The accompanying unaudited condensed consolidated financial statements should be read in conjunction with the audited consolidated financial statements and notes thereto included in the 2019 10-K filed with the SEC on February 24, 2020. The accompanying condensed consolidated financial statements have been prepared in accordance with accounting principles generally accepted in the United States (“GAAP”) for interim financial information, the instructions for Form 10-Q and the rules and regulations of the SEC. Accordingly, since they are interim statements, the accompanying condensed consolidated financial statements do not include all of the information and notes required by GAAP for annual financial statements, but reflect all adjustments consisting of normal, recurring adjustments, that are necessary for a fair statement of the financial position, results of operations and cash flows for the interim periods presented. Interim results are not necessarily indicative of the results that may be expected for any future periods. The December 31, 2019 balance sheet information was derived from the audited financial statements as of that date. Certain reclassifications have been made to the prior period consolidated financial statements to conform to the current period presentation.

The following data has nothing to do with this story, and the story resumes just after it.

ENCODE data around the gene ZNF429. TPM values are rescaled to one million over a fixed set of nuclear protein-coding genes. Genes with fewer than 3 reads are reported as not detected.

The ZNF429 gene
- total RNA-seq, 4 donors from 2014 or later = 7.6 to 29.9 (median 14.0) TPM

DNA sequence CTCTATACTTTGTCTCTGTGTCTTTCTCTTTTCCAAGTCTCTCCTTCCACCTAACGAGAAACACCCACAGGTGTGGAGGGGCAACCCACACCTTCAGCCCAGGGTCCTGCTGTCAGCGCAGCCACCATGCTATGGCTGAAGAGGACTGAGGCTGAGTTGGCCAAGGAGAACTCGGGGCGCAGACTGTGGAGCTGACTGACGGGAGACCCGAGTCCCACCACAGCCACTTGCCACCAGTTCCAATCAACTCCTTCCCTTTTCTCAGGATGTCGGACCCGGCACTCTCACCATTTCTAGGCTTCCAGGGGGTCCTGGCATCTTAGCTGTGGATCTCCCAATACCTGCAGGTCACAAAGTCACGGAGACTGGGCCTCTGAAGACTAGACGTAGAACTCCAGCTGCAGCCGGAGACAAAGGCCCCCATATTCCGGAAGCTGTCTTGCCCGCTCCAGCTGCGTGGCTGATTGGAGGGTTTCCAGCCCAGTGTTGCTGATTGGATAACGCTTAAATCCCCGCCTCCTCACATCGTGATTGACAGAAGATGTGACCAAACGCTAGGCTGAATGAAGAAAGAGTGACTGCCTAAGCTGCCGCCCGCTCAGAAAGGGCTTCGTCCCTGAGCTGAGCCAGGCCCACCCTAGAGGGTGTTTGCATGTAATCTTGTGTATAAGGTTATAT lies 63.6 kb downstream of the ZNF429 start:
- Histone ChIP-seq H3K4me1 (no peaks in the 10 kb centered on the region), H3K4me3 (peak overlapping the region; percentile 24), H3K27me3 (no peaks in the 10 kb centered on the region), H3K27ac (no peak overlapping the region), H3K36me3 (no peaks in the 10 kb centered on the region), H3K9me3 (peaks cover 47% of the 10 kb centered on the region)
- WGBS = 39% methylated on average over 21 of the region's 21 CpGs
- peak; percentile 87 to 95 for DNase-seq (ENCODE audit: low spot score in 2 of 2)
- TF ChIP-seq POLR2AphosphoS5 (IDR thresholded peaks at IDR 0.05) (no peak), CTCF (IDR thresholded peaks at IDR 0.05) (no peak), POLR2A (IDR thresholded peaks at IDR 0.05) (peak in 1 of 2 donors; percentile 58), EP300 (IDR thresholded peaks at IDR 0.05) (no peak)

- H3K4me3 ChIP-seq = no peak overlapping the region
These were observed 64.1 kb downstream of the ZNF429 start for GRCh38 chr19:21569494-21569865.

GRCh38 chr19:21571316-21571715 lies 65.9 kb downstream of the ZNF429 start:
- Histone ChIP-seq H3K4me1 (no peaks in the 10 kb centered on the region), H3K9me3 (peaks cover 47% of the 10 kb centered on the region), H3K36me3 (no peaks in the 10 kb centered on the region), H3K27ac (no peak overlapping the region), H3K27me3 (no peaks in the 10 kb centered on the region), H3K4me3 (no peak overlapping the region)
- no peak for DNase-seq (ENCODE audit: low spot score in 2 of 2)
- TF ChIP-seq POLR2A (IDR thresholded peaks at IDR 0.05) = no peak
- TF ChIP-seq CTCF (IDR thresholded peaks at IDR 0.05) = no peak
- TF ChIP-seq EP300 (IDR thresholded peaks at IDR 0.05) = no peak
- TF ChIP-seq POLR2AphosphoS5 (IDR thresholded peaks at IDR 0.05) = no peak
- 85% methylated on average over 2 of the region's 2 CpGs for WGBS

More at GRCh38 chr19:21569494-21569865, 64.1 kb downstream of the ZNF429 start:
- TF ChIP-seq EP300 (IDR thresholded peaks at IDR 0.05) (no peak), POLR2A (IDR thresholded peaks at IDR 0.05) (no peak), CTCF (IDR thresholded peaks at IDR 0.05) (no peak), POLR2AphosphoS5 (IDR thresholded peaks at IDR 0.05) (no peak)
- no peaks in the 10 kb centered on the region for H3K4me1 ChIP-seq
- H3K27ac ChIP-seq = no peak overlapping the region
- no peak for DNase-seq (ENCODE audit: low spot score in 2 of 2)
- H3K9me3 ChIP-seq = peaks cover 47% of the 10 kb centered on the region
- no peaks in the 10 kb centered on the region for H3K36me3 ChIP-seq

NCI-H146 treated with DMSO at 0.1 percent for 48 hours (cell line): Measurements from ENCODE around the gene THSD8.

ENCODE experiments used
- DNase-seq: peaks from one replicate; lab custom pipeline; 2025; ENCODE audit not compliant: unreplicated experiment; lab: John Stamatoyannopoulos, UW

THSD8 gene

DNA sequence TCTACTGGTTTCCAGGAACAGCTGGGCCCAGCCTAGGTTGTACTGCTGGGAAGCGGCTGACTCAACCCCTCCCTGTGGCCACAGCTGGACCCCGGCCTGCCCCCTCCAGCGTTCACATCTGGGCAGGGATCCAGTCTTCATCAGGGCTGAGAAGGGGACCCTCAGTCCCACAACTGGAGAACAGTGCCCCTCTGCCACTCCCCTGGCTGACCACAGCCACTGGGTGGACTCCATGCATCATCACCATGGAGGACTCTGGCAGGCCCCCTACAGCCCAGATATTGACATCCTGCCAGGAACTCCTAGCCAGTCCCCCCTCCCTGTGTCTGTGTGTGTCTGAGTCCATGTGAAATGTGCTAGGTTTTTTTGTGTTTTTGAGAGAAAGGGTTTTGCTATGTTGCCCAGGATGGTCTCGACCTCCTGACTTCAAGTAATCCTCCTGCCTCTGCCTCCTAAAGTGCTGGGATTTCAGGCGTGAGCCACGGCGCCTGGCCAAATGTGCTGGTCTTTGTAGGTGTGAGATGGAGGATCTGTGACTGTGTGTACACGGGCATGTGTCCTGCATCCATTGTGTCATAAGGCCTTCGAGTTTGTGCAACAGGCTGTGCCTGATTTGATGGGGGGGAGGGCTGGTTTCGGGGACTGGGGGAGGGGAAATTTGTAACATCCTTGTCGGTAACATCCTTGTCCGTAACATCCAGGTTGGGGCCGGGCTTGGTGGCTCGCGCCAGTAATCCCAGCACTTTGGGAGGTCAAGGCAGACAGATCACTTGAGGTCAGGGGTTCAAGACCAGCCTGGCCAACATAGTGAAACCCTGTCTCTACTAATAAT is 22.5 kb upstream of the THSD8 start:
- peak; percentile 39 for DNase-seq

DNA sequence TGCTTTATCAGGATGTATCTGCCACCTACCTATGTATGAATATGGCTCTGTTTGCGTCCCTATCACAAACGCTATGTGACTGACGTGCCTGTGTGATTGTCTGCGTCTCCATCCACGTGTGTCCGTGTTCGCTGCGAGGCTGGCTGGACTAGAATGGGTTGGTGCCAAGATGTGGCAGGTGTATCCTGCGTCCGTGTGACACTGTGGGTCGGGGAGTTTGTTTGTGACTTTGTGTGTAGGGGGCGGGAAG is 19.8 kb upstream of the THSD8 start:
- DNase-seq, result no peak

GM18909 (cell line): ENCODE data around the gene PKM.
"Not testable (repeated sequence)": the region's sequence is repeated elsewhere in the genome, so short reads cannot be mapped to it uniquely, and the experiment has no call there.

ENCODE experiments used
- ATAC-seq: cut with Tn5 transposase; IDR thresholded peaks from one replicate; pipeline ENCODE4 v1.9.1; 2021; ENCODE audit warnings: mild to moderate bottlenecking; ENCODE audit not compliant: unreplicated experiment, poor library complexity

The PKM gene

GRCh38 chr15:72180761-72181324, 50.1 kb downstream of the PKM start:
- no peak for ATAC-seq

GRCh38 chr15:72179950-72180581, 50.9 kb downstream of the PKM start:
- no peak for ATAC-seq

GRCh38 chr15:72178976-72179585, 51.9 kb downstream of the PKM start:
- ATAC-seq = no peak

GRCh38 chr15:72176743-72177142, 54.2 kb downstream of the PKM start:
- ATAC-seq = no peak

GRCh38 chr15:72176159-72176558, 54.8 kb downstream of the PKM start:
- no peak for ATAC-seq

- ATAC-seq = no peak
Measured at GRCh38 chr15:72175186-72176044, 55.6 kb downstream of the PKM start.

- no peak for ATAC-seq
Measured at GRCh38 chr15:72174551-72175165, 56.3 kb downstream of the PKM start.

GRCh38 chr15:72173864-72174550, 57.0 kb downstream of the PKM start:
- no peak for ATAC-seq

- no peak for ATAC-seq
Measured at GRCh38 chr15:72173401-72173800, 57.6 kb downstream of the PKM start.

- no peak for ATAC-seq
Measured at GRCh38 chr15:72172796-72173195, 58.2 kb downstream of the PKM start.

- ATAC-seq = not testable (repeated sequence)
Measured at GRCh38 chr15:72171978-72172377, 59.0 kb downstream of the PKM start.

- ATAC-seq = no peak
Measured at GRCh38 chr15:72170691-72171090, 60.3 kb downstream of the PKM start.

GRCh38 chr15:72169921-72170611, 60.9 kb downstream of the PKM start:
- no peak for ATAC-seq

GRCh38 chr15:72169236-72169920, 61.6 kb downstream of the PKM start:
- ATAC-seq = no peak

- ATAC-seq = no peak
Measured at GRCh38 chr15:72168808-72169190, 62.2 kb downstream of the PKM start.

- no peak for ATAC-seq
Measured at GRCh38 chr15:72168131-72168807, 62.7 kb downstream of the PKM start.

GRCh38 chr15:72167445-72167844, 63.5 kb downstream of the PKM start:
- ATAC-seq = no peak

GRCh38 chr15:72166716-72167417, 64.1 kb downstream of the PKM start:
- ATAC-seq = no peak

A summary of the significant accounting policies applied in the preparation of the accompanying condensed consolidated financial statements follows:
Principles of Consolidation
The unaudited condensed consolidated financial statements represent the consolidation of the accounts of the Company and its subsidiaries in conformity with GAAP. All intercompany accounts and transactions have been eliminated in consolidation.
Revenue Recognition